The Thing About Divorce

I’ve lived with my mother my whole life and my step-father since I was in third grade. My biological father has only been involved in my life for about a year when I was five and hasn’t made any contact with me in the almost fifteen years since. I am no stranger to divorce, and I know what it’s like to live with a single parent as well as a blended family.

Let me begin by saying divorce does not give children a reason to hate either of their parents. I am a child of divorce (and though one friend told me my experience does not count because I was young when my parents split up, I feel being abandoned by a biological parent gives me warrant to have this opinion.) I have a complete memory of the split, but it has not negatively affected my view of my mother or made me angry at her.

The thing about divorce is people don’t do it for petty reasons or because of anything their children do. People divorce because they are incapable of being together, no longer love each other as they feel they ought to, or because they are in unhealthy situations. Divorce is a means for people to separately continue their lives in a way that promotes their happiness. I know my mother is happier apart from my biological father, so I have no reason to hate her or him for being separated. I find it incredibly selfish of my friends who resent their parents for divorcing because, just as parents want their children to be happy, children should want their parents to be happy as well. Adults have a right to joy as much as children as long as those children are safe, cared for, and loved.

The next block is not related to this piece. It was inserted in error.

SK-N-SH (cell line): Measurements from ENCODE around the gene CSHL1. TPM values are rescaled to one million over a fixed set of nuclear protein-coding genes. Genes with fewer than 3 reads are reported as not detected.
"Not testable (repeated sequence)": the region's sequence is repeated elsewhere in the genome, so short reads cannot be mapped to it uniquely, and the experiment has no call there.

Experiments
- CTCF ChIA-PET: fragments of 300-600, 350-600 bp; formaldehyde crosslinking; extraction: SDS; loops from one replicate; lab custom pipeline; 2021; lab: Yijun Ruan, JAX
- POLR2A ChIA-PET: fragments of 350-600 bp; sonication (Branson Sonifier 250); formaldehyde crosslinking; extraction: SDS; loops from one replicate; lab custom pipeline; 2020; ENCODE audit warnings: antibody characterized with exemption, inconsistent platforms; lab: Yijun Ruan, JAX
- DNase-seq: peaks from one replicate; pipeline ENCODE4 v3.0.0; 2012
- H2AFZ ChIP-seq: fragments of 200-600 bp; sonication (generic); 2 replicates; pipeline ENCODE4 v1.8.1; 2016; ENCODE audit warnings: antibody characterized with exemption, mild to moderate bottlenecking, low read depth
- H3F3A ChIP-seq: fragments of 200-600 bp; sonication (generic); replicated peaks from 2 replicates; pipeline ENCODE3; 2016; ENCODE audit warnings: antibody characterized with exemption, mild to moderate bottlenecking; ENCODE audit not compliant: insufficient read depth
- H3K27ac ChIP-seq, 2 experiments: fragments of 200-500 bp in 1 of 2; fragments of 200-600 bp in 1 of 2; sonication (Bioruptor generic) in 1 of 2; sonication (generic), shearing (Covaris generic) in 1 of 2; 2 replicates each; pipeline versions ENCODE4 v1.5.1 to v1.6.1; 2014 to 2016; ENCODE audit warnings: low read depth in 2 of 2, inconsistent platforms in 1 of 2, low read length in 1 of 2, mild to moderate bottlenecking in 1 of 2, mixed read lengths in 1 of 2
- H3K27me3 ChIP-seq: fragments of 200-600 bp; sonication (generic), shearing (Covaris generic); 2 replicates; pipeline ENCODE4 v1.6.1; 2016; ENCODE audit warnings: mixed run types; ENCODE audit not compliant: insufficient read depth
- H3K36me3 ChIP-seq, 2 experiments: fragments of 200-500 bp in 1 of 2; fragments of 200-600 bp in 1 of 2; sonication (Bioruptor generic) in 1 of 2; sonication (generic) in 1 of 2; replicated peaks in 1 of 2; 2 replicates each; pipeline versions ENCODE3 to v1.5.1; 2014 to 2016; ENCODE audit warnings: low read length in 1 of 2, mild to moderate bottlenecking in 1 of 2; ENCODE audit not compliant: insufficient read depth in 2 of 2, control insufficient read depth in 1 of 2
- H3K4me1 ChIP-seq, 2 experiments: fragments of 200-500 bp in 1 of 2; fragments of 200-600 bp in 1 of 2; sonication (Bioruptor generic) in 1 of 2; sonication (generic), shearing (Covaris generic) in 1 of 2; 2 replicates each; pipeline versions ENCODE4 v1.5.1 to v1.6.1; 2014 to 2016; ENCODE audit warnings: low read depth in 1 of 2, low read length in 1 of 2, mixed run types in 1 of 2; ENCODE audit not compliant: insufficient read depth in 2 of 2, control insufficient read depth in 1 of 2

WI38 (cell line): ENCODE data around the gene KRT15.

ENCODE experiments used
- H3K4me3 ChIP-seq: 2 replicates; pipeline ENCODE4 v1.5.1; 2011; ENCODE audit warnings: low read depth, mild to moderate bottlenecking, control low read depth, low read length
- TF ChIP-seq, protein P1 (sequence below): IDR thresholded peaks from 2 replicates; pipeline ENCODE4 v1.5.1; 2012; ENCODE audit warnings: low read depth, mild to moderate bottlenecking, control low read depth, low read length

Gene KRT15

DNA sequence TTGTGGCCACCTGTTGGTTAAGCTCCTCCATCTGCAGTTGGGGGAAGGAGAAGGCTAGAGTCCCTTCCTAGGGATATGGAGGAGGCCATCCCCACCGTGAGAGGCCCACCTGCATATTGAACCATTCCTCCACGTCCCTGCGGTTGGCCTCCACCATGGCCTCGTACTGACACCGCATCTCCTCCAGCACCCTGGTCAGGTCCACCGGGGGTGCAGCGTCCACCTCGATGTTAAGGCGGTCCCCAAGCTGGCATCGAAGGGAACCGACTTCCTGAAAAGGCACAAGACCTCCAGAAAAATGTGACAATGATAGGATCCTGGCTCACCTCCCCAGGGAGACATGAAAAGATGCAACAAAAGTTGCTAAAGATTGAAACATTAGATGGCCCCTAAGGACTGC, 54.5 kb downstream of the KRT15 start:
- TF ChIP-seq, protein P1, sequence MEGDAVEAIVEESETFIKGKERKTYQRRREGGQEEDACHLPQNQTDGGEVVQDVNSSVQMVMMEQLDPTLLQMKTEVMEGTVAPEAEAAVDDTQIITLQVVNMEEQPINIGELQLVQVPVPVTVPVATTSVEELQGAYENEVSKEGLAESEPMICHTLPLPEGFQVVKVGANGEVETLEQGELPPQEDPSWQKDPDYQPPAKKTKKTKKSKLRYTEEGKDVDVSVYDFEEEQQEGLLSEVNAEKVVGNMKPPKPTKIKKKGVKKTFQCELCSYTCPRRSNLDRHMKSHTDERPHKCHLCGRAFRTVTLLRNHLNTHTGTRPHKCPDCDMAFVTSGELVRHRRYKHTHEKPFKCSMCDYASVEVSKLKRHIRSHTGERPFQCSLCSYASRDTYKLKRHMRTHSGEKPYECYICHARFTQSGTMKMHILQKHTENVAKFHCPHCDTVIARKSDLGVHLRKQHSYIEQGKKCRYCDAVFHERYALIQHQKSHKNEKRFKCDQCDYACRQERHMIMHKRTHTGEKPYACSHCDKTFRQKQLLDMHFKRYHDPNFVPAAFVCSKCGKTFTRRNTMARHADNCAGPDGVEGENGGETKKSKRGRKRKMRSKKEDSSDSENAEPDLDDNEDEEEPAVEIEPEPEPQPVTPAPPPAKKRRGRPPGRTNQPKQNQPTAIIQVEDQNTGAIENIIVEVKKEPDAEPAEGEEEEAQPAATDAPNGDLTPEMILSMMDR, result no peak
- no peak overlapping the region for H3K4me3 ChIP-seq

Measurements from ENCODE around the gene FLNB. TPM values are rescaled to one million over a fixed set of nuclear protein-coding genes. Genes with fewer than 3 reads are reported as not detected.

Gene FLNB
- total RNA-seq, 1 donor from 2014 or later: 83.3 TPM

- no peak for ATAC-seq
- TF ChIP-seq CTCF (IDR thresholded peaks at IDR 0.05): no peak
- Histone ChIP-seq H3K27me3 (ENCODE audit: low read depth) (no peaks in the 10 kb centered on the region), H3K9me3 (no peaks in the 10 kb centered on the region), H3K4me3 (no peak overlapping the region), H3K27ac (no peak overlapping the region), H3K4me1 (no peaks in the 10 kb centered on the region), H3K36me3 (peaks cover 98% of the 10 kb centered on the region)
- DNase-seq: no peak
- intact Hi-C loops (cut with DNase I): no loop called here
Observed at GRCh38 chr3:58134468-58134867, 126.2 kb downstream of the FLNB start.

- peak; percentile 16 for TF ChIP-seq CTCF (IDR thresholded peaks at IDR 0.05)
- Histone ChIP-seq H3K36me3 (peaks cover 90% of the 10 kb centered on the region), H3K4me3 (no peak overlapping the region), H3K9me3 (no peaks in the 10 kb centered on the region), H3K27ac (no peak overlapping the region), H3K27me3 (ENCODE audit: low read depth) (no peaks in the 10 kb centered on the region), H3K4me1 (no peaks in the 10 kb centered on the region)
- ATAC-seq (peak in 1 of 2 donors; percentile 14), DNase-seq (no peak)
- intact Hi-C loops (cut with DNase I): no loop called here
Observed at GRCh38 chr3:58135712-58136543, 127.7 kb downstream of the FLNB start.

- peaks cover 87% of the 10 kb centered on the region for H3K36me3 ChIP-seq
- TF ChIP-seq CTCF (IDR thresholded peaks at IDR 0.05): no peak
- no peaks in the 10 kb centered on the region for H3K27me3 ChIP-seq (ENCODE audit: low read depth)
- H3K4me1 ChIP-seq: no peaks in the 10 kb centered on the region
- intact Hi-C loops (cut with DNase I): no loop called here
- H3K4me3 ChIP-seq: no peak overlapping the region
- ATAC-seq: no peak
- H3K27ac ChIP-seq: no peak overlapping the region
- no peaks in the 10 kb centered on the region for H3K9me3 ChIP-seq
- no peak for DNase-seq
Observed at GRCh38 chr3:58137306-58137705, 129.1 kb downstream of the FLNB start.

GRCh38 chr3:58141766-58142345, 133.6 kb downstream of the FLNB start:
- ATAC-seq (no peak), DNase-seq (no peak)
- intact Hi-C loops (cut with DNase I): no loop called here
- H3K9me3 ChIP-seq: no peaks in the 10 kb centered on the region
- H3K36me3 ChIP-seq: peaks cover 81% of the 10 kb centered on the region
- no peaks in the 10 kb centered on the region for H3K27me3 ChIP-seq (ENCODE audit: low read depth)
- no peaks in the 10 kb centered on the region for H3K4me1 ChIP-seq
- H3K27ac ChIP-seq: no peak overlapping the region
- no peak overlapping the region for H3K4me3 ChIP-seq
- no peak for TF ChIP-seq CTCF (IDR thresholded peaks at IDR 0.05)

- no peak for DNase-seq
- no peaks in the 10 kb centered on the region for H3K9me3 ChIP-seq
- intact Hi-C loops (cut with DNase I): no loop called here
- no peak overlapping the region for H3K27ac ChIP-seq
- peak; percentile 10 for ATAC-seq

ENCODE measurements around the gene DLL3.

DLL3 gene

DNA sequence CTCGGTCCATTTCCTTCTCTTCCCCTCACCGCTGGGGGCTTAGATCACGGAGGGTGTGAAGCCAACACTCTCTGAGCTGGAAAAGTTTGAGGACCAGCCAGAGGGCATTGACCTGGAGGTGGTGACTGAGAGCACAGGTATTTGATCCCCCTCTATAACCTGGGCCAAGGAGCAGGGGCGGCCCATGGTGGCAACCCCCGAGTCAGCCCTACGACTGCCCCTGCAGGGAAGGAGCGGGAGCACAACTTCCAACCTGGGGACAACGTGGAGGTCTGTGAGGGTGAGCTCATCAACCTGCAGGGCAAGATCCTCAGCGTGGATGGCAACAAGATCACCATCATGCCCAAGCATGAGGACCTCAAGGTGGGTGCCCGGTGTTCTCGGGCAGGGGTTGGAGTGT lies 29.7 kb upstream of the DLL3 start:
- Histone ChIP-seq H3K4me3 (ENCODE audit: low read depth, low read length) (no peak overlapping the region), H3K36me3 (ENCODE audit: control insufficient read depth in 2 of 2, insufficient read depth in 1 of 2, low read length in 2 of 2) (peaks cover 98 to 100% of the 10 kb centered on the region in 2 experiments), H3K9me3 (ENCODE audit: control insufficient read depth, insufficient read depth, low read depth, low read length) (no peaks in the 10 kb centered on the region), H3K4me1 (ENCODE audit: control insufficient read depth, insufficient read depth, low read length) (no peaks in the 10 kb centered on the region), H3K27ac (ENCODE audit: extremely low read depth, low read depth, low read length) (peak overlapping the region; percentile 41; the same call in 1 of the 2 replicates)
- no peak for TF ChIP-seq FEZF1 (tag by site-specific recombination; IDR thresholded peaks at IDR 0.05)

Lives are not destroyed by divorce. I think many children believe a split will change their world, but that’s usually not the case. Yes, some parents have custody battles and smack-talk each other (and to those people, why is it necessary?), but most people will continue as normal. Children may have two houses to carry their belongings between and may have four Christmas parties to attend, but it’s not the end of the world. Divorce taught me the importance of independence; I know how to stand on my own when I need to.

In no way am I so naïve to believe all splits are clean and easy and no one gets hurt. I’m only saying children of divorce should try to evaluate what they are resentful about. Are they forgetting their parents happiness and well-being? Are they upset their family picture looks more like a Venn diagram of his, hers, mine, theirs, and ours?

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